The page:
On April 4th, the Chinese celebrates the Qing Ming festival. During this festival, the ancestors and deceased are commemorated. Family members visit the graves of their ancestors and sweep the grave, bring offerings of fruits, food, tea, wine and joss sticks, as well as paper money to be burnt as gift offerings for the dead.
In recognition of the Qing Ming festival, and because several of our valued customers have made this newsletter topic suggestion, this month’s newsletter will take a look at Chinese funeral rites as well as the Chinese concept of death and rebirth.
Chinese Funerals Today
Today, Chinese funerals are often widely varied. Dependent on the religious belief of a person and his or her family, Chinese funerals can be very different, and there is no one single determined way of conducting the final rites of the deceased.
Traditionally, Chinese funerals often employed Buddhist or Taoist funerary rites, but today, with a wide Christian and Catholic population, many Chinese funerals also follow Christian or Catholic funerary rites.
The Traditional Chinese View on Death and Rebirth
The traditional Chinese view of death is a mixture of Buddhist and Taoist beliefs and folk legends. The practice of ancestor worship or paying respect to deceased ancestors stems from a belief that the spirits of ancestors continue to reside in the afterlife and can bring blessings and aid to their descendants. Although many Chinese today, no longer believe in this view, the practice of grave sweeping and paying respect to the deceased is continued as a cultural practice and a form of filial piety.
Traditionally, the Chinese believed that in death, the souls of the dead are first brought through the ten courts of hell. This belief was influenced by the Buddhist concept of Naraka—a Buddhist concept of purgatory. The Chinese concept of hell was later expanded on by other Chinese folk beliefs.
According to traditional Chinese beliefs, all souls upon death are first brought to the ten courts of Hell where they will be judged by the Yama Kings of each of the ten court, who will look at the lives of the deceased and determine if he/she has committed any of the crimes of his court. Each court of hell punishes souls for specific crimes through various ways of torture in punishment.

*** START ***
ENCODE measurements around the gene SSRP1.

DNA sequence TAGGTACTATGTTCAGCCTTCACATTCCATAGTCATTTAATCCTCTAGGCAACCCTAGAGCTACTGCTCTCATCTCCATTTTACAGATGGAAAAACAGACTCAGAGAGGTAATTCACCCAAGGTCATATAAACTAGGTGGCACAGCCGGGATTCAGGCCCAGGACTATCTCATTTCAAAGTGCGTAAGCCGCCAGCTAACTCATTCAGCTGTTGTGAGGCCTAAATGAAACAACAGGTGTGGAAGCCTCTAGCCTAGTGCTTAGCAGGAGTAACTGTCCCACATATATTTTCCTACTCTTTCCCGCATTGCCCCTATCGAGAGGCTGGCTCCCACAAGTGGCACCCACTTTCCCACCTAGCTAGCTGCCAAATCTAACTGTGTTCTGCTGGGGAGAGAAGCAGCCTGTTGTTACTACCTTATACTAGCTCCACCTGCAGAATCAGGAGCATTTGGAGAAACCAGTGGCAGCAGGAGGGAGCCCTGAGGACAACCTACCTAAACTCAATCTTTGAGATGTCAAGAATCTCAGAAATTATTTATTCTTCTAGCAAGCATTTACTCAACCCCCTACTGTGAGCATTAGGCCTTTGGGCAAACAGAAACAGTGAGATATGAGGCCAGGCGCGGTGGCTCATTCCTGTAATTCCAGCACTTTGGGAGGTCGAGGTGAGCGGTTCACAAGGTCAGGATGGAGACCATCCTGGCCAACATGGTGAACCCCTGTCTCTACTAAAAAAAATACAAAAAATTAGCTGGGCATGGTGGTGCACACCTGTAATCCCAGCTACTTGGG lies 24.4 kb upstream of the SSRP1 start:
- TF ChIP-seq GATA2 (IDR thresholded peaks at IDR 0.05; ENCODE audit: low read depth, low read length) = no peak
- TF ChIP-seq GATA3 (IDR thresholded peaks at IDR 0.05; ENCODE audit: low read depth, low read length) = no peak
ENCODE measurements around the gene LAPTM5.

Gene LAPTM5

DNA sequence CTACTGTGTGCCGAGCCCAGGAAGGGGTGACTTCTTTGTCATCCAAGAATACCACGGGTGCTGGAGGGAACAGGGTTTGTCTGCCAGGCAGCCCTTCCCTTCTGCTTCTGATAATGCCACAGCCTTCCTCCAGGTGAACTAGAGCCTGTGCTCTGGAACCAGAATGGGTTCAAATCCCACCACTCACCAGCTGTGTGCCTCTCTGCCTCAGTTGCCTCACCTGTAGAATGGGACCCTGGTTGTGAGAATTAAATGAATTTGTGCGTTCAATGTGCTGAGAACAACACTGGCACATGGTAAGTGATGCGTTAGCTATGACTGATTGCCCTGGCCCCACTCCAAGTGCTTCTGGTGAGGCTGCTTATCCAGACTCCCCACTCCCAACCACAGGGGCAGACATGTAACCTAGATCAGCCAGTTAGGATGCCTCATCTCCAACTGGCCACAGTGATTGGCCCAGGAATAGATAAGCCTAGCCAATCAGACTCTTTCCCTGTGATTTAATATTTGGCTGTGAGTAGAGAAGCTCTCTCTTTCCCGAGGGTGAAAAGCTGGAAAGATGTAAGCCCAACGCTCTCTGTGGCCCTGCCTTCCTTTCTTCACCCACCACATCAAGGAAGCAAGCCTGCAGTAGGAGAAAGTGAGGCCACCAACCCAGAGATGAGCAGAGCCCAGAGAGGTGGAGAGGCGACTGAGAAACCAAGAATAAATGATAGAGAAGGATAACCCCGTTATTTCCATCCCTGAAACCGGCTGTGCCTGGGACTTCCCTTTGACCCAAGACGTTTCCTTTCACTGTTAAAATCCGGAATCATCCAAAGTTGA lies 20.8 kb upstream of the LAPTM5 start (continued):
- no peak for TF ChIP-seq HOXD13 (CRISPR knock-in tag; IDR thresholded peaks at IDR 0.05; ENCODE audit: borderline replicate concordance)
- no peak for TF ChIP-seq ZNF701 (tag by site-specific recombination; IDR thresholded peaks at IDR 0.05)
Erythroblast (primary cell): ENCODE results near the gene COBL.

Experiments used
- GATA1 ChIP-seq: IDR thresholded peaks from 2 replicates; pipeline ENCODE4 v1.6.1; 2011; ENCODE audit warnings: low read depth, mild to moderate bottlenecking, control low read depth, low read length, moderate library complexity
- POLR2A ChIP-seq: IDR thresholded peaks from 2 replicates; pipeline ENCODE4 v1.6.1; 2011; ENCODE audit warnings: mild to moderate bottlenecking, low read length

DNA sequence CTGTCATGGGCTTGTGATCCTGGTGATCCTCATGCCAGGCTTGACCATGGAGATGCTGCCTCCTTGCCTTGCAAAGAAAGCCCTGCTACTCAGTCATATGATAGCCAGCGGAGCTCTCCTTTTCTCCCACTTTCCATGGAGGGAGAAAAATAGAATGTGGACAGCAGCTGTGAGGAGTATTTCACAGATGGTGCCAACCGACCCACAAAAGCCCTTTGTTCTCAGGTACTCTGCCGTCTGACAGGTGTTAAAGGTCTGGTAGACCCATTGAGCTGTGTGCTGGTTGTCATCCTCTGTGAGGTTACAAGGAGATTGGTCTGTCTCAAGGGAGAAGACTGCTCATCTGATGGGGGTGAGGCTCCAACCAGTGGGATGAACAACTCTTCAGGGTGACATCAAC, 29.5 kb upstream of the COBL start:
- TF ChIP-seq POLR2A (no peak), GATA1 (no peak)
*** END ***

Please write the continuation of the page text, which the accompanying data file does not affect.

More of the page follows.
In Chinese belief system, everyone who has died first goes through the courts of hell and depending on their numbers of sins and the severity of their sins spend different duration in hell, after which they will be reborn.
This belief is populated by various mythical characters. It was said that the King Yama, the overseer of hell, was appointed by the Jade Emperor, the deity in the heavenly court who oversees all the other deities. Under the supervision of King Yama are two guards of hell: Ox head and Horse face. As their names describe, one of the guards has the head of an ox and the other has the face of a horse. They are the first beings, souls would see when entering hell. They guard the gate of hell and are often dispatched by King Yama to capture wandering spirits who escape from their capture.
After going through all ten courts of hell, the souls will then encounter Meng Po, an old lady who makes a special bland of drink for all the souls who have passed through hell. The drink will make them forget their previous lives before they are sent to be reincarnated. Depending on the lives led by the souls, they could be reincarnated as human or a lower life form. Their previous lives will also determine if they will be born to a good family or a poor one.
Occasionally, rare souls who have led exemplary lives would not have to go through the ten courts of hell. They will be led to the golden or silver bridge where they could make a choice between the two.